“Our aim in the present study is to show that Jesus did not expect a speedy and supernatural destruction of the world.” (Lily Dougal and Cyril Emmet, The Lord of Thought, from the Preface, dated Sept. 1922).
At the time of their writing, these two New Testament critics were very much alarmed at a growing bias in NT criticism. “It is now widely held that the whole thought of Jesus was governed by the belief that the end of the world was very near, or, at least, that this belief was a confusing element in his outlook.” Of course the authors were discussing a 15-year trend inaugurated by Albert Schweitzer’s 1906 book, Von Reimarus zu Wrede (The Quest of the Historical Jesus).
Schweitzer had claimed that the teaching of Jesus is inconsistent with itself except when everything is viewed from the perspective of a thorough-going eschatological frame of mind. Except the problem with his view is that it makes Jesus inconsistent with reality – because some scripture texts make Jesus wrong about the proximity of the end, and his return in glory.
Dougal and Emmet agree with Schweitzer that the eschatological teachings attributed to Jesus are inconsistent with his higher teachings, but they reject Schweitzer’s means of achieving consistency for Jesus. Schweitzer, they argue, has only created his own false pattern of consistency in Jesus teaching, “by forcing upon all his sayings and parables an interpretation in harmony with the more fanatical Judaism of his time.” (p.2)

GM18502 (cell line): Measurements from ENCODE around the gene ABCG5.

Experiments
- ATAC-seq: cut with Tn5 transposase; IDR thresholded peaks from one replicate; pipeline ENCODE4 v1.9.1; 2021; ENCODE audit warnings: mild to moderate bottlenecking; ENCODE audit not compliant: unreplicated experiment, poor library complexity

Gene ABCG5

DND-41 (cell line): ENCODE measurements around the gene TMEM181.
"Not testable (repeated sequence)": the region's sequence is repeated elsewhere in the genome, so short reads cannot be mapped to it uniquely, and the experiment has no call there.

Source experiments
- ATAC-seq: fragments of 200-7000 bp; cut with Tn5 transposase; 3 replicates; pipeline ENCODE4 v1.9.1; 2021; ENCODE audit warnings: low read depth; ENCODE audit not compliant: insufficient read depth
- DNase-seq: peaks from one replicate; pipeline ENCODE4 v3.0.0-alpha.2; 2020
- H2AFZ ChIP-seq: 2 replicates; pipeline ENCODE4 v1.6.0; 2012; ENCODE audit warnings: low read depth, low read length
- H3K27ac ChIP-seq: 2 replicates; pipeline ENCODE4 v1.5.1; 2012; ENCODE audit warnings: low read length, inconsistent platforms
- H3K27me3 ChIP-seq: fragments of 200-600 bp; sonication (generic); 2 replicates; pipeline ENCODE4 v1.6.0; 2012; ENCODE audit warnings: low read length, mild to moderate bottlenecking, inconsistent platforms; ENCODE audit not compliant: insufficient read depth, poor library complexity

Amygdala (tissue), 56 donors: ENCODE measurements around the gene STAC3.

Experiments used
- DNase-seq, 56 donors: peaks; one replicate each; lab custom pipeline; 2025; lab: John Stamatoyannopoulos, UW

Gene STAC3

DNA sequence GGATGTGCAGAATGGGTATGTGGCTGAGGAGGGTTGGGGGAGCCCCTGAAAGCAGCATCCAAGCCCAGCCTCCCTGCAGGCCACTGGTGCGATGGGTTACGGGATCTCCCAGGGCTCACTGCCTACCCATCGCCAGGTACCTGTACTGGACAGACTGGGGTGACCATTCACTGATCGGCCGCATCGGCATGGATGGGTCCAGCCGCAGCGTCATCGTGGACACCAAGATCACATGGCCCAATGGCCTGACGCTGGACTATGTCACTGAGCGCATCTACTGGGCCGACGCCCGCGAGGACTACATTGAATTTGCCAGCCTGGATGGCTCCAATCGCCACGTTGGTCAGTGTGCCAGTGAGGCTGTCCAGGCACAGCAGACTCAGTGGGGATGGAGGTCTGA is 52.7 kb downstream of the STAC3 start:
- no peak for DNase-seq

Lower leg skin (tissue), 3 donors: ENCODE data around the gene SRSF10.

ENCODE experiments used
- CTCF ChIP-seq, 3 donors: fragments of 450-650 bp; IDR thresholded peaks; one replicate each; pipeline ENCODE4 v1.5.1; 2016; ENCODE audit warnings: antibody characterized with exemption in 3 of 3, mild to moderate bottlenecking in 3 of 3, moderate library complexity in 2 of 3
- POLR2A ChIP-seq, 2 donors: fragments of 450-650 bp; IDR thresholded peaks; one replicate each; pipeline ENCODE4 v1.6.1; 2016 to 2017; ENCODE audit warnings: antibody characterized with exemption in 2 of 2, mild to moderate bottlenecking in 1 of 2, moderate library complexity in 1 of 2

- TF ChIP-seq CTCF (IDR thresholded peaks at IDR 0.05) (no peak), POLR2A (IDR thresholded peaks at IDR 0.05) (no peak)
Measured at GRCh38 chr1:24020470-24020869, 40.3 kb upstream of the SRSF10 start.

They offer a solution which can only alienate both fundamentalists and moderns:
“Considering the circumstances in which the Gospels were compiled, it is more becoming for us, in the first instance, to suspect the records of inaccuracy than to assume that the inconsistency lay with Jesus.” (p.9)
I’m fine with the authors’ rejection of plenary inspiration. Trouble is, they imply a new principle which skeptical critics are sure to hate – the principle of an inerrant Jesus But I like it!
“In the history of any one of the canonized Christian saints, when sayings and acts are attributed to him or her which to us appear inconsistent and unworthy, our first proceeding is to suspect the accuracy of the narrator … on the hypothesis that the inspiration of the saint for goodness and wisdom was greater than the inspiration for accuracy enjoyed by the disciple.” (p.7-8)
Seriously, a hermeneutic principle like inerrant Jesus is unapologetically faithful – only it requires that our faith in the perfection of Jesus trumps our belief in the perfection of scripture. There’s bound to be difficulty discriminating the inerrancy of Jesus from the inaccuracy of apostles and gospel writers. But the result for eschatology is an important one – the axiomatic rejection of a merely human Jesus who is either self-contradictory or a fanatic and delusional Jew yields refreshing fruit in a healthy critical skepticism regarding all assertions or allusions in scripture which suggest that a destructive end-of-the world scenario is a necessary adjunct to the true Gospel.